Environmental Talk At UGPulse: What is in Your Rubbish?
Garbage on Kampala streets.

Environmental Talk At UGPulse: What is in Your Rubbish?


Garbage disposal in Uganda affecting people's health.

By Ivan Kibuka-Kiguli
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First published: October 30, 2006


We all produce rubbish. Show me a man who does not and I will show you a dead man. Today, let us talk rubbish. Yes, rubbish! Anyway, what is rubbish and how do you handle yours?


Rubbish comes in the following main grades: domestic, municipal, medical and industrial. For each of us, our daily interaction is mostly with domestic and municipal waste (rubbish), so we shall ignore the other grades for this discussion. Domestic rubbish is what you manufacture at your house. It can take plenty of forms: used cardboard, leftover food, peelings, kitchen sink debris, metal cans/fittings, paper, rags, sweepings (dust mostly), glass in all forms, wooden pieces, etc. In short, all kind of spent and unwanted solid material in the house. Municipal waste is what you guys leave in public bins, market places, etc. It may take as many forms as domestic waste and even more. The most noticeable form in some places are cigarette butts.

But have you ever asked yourself what happens to all this rubbish? The fate that most domestic rubbish in built up areas meets is usually left to the municipal councils of these places. You make it, you dump it at the skip or the council chaps/private collectors pick it from a container on your driveway. Some people burn theirs (stones, metals and all) yet others bury it in pits, sometimes to make compost. Very few people make an effort to recycle theirs but the majority in Uganda just chuck it out and about. Yes, just chuck it out as long as it is out of their backyards!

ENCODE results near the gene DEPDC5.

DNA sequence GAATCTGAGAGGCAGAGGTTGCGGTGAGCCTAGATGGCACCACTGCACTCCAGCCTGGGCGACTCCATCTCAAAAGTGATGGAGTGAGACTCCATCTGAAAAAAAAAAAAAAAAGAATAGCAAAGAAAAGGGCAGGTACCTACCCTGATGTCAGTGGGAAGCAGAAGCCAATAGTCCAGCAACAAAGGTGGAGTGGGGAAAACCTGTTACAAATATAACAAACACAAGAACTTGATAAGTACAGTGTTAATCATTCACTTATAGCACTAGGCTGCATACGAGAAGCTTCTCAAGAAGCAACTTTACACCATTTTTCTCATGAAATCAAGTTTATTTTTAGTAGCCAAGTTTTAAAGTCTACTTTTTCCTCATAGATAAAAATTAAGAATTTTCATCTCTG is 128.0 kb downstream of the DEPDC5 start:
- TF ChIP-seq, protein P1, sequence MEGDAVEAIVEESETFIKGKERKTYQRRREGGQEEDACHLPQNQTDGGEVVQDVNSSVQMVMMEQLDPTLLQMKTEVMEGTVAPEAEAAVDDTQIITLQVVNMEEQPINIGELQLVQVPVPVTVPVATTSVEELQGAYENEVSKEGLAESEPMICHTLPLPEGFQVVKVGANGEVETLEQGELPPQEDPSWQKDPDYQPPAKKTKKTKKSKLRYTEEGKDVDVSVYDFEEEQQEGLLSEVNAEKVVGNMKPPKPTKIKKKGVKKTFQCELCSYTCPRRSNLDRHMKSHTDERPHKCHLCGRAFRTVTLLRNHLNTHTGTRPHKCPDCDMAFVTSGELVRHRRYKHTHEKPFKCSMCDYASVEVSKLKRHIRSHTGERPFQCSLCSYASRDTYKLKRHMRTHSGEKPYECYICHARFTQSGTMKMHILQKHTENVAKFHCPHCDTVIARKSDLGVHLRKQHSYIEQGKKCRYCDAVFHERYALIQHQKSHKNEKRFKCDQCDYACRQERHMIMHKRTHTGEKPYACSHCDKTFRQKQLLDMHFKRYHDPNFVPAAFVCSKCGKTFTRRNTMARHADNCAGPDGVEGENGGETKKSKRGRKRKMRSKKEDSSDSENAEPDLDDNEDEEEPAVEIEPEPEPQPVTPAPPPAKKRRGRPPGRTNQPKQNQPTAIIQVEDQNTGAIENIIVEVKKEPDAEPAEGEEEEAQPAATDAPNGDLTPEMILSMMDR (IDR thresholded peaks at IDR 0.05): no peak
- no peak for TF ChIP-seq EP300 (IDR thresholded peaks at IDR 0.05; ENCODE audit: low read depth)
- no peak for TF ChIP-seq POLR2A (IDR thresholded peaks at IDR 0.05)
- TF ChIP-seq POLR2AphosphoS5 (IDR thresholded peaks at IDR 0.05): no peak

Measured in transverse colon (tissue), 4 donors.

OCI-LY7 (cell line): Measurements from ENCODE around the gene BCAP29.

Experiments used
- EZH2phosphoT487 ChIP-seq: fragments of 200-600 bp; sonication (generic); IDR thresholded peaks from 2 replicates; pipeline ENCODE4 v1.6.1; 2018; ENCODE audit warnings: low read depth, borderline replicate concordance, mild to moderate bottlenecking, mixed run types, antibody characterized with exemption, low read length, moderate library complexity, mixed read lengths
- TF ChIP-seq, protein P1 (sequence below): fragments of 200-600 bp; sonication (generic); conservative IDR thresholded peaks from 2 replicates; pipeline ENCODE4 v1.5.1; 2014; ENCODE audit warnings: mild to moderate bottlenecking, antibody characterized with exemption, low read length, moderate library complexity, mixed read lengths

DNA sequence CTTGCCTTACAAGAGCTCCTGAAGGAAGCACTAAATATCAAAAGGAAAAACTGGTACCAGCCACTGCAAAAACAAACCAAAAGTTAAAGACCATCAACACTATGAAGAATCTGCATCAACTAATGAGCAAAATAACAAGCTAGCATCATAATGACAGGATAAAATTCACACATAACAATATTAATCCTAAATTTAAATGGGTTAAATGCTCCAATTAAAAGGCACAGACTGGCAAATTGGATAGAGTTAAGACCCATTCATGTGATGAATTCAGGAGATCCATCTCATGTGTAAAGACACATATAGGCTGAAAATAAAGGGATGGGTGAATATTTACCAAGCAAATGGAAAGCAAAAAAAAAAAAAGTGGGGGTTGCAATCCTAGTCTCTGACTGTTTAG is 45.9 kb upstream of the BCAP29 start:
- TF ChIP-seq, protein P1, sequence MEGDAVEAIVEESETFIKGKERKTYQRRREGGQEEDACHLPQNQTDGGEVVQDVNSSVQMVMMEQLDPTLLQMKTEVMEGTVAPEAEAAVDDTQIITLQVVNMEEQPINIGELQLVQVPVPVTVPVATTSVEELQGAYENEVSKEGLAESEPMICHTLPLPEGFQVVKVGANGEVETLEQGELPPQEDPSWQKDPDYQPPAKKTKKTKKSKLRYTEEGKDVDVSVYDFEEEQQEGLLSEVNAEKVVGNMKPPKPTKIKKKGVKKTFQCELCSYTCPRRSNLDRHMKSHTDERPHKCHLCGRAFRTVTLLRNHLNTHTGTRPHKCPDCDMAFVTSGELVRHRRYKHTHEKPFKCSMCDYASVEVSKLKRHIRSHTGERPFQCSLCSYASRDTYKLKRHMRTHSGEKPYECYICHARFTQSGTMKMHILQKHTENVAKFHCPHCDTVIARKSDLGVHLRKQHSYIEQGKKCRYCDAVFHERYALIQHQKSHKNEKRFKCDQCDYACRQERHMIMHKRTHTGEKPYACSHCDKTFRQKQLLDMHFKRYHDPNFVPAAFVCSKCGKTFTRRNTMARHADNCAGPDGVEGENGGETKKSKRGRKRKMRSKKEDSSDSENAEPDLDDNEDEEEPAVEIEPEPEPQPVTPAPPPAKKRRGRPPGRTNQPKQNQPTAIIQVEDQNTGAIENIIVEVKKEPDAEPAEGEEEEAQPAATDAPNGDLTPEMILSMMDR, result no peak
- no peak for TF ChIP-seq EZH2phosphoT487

Are you aware of how you are rewarded for handling rubbish carelessly?

  • It will send you a 'thank you' note through sickness. The messenger might be that mosquito living in the old paint can you threw into the bush last month. The slimy slugs bringing the bilharzia show to a pond near you grew up feeding on that waste food you so careless threw out.
  • The rats that once lived next door cannot believe you liked them that much. What with the rich kitchen sink debris pickings to be found under your hedge. The cockroaches cannot believe your generosity either.
  • Poorly managed rubbish is unsightly besides the fact that it produces obnoxious odours. Toxic substances resulting from the uncontrolled action of some bacteria on the rubbish material seep through the soil and will make a return via the water you drink. You know what that means.
  • Poor attention being paid to material recycling programmes by us the wanainchi means that the natural resources of mother earth are going to be depleted sooner than later. Remediation (environmetal management) costs for attempting to correct the mistakes we make now will be very high for us and the future generations. Infact, we are failing to exploit the opportunities we have to tap energy and manufacture manure from our waste. The technology does exist. Yet we keep wasting the raw material.

But how usefully can we dispose off rubbish? First rule, reuse everything you can. Why go out to buy a bucket for soaking the baby's clothes when that 8 litre bucket in which the powdered detergent came will soon be empty? Yes, look for ways of recycling everything. Develop the habit. The ability to recognise recycling opportunities improves with practice.

The Value of Rubbish



The Value of Rubbish shows how African people have used their ingenuity to create household implements, toys and agricultural tools out of "rubbish".
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Of the remaining rubbish, compost the biodegradable stuff for use in your garden. Fertilisers in this form do not come cheaper. However, take care to ensure that the composting process does not feed rats out there. What you can't recycle or treat at your house, ensure the garbage man takes away. Do not throw it about or bury rubbish indiscriminately. If it doesn't catch up with you on earth, it will when you are both six feet under!

By Ivan Kibuka-Kiguli
more from author >>
First published: October 30, 2006
The author is a pollution control equipment engineer/consultant and a proud active member of UGPulse.